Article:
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Emily .. I think she taught adults and kids. You tube and the forum are my saviours !! I definitely wouldn’t have got this far without everyone’s help. I remember when I put my first video on I couldn’t believe people took the time to watch give advice etc !! So brilliant 

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Gordon Shumway
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ELCBK said
I've seen a few great ukulele players use their thumb on the closest string, along with other fingers for some chords - now I'll have to try it on my C string! 

Jimi Hendrix used to do it, I think, but the Fender Strat had a narrow neck, which helped. I'm not aware of any uke players doing it.

Andrew

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I revisited this étude last weekend. Jessica O'Leary rates it at between grades 5 and 6.

You don't have to play it as fast as this guy, but I noticed that to play it at all I had to rethink my whole left hand shape and wrist and thumb position, so I'm going to make a special study of it.

Andrew

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Gordon Shumway said
I revisited this étude last weekend. Jessica O'Leary rates it at between grades 5 and 6.

You don't have to play it as fast as this guy, but I noticed that to play it at all I had to rethink my whole left hand shape and wrist and thumb position, so I'm going to make a special study of it.

  

In fact, the same hand-demands are met by simpler stuff, such as Sitt #81, which, if you are a Whistler fan, you'll find in his book on double-stopping as #88.

Andrew

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ELCBK
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I'm still trying to focus on my left hand to make sure my thumb is free to follow it around.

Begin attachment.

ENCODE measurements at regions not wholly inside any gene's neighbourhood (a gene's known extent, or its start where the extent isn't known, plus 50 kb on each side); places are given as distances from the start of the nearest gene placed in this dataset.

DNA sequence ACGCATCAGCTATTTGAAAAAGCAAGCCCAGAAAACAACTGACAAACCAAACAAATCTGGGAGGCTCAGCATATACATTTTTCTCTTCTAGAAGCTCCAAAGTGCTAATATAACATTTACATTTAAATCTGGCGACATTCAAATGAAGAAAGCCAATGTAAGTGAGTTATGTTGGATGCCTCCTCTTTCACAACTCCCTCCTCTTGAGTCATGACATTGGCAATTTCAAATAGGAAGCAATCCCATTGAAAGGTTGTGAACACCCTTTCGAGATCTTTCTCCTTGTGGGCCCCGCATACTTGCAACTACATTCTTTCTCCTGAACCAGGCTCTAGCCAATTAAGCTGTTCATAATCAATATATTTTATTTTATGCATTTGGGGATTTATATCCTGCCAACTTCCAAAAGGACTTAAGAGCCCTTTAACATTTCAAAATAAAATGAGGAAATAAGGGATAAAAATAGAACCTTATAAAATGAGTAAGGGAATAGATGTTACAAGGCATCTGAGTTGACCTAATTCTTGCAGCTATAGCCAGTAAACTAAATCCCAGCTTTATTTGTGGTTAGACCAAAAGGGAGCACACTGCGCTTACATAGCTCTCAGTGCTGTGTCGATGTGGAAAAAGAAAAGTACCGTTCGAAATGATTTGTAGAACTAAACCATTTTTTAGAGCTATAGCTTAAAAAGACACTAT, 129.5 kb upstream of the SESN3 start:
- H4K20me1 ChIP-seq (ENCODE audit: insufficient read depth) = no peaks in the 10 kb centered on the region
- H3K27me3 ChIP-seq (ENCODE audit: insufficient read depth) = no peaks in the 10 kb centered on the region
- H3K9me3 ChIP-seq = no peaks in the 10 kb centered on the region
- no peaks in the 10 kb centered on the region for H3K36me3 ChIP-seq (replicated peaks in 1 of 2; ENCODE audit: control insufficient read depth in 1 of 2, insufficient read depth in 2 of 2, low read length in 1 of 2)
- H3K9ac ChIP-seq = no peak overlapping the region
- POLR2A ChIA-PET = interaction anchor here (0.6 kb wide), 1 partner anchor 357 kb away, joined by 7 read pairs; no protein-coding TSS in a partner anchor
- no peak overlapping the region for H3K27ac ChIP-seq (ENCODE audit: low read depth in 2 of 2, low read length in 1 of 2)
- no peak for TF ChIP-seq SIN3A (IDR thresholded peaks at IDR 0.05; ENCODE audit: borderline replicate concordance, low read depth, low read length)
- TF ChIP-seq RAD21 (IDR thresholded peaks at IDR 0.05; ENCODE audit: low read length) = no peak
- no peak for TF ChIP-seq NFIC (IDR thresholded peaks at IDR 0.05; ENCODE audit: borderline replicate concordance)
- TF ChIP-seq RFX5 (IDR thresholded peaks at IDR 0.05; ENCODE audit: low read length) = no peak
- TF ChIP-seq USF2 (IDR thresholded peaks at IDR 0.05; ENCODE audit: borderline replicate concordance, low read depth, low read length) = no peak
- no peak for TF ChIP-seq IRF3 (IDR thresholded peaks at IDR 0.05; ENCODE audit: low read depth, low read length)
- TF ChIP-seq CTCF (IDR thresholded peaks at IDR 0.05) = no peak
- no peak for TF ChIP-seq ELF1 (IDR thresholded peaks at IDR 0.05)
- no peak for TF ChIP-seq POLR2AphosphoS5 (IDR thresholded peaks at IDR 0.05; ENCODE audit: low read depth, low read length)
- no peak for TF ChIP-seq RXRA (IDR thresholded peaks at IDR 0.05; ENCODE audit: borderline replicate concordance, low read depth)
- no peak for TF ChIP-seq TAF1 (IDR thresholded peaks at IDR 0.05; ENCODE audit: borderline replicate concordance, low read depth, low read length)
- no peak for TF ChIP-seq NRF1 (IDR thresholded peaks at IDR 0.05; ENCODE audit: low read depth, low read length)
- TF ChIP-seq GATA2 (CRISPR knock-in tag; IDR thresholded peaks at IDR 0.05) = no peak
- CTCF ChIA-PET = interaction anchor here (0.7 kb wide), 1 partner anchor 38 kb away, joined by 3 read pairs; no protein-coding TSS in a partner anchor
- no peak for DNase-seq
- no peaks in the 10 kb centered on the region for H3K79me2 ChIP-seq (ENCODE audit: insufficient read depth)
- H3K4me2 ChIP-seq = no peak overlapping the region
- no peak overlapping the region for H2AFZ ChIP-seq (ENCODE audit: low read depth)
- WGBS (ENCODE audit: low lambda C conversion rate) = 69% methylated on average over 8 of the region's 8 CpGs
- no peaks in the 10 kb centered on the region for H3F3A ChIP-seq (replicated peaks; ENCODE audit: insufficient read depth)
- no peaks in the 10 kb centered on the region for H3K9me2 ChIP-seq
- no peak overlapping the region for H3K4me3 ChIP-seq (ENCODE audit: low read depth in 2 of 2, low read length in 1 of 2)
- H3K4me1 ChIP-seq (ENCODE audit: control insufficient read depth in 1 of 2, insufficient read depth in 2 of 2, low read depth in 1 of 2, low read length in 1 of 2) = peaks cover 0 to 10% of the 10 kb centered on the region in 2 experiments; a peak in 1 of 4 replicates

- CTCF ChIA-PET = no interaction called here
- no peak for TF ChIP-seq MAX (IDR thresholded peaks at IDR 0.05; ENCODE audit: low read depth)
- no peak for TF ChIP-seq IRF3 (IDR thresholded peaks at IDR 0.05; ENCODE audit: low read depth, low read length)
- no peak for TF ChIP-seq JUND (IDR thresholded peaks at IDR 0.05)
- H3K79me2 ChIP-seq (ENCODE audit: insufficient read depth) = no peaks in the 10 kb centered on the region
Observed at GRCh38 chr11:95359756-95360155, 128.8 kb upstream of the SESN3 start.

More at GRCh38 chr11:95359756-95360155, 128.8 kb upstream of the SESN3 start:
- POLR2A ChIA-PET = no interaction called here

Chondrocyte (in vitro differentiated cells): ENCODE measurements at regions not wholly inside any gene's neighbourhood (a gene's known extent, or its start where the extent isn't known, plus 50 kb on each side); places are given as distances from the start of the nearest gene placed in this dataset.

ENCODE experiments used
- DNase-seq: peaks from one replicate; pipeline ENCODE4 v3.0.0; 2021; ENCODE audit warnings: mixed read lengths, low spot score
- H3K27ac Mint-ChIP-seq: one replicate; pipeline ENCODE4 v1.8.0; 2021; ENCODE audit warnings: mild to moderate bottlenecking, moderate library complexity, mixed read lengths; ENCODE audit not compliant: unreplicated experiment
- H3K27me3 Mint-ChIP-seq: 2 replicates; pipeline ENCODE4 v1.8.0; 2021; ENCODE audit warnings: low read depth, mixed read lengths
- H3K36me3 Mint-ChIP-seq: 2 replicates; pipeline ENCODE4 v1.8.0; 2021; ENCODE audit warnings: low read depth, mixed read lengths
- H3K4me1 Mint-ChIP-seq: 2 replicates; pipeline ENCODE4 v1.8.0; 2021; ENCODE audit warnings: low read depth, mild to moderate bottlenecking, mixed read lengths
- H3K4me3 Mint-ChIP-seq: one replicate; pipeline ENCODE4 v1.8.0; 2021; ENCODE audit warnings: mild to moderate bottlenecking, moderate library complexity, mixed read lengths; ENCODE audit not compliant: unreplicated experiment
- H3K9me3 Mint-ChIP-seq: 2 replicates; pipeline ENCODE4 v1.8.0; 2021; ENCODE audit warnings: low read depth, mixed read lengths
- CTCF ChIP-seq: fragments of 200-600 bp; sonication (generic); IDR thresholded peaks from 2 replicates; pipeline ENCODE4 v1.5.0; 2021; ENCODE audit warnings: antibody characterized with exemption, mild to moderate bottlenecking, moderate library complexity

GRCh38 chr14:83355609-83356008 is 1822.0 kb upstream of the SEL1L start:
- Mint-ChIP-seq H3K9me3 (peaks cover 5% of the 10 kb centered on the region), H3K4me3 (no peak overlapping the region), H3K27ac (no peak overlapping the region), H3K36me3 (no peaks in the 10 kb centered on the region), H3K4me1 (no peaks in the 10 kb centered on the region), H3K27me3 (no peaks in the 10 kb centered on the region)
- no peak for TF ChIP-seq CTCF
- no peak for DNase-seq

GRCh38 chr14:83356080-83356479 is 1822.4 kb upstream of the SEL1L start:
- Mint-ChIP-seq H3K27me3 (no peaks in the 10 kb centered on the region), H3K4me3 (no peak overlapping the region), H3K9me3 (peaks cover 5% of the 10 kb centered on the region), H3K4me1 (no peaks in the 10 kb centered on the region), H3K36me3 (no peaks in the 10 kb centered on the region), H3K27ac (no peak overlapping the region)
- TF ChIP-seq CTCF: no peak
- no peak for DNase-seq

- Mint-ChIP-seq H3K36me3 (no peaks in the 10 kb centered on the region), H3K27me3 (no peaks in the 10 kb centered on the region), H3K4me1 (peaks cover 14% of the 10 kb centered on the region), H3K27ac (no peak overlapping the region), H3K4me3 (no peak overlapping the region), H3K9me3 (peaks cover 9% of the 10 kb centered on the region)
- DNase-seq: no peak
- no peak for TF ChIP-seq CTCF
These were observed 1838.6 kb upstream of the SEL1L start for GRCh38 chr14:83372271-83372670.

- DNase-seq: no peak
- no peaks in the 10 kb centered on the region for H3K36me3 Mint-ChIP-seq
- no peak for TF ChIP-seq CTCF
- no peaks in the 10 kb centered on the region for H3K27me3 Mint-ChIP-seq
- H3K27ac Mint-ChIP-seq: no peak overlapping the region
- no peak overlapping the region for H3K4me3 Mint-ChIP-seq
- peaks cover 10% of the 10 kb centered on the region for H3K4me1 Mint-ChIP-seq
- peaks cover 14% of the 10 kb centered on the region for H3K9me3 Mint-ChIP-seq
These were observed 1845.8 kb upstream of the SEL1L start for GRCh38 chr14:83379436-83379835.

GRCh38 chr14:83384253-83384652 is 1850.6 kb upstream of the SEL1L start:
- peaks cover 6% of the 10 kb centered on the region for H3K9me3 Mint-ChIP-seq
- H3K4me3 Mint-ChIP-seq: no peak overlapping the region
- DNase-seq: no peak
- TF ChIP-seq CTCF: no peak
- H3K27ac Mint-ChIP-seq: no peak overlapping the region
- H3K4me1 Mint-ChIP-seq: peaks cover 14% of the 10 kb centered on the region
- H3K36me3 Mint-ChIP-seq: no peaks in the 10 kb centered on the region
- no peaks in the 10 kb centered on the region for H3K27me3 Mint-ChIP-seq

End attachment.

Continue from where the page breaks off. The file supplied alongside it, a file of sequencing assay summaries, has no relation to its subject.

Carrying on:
Still fighting to keep my index finger away from the neck, but I usually lose the battle. 🙁

It IS a little easier to play now that I'm back playing my violin (Mortimer) - feels too small, though! 🤣 

Meant to post this last week & got distracted... originally watched because of vibrato, then realized how much more relevant her points were to this thread! 

 

 

I see part of my problem is I can't twist my arm around like hers unless my hand is no farther away than about 6" from my body!  Had a nightmare about this - posted about it in Emily's Journey Down The E/V Road! Thread - only good that came from it, I learned a new tune. 😏 

...like to study this video a bit more.

- Emily

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Gordon Shumway said
I revisited this étude last weekend. 

Incidentally, when I first looked at it a year ago I felt that the LH pizz was a pointless intrusion, but now I realise it has a very clever point to it - it forces your LH to break contact with the neck and then reform its shape, which may offer either relief or the chance to be continually renewing your concentration on the shape, or both.

Andrew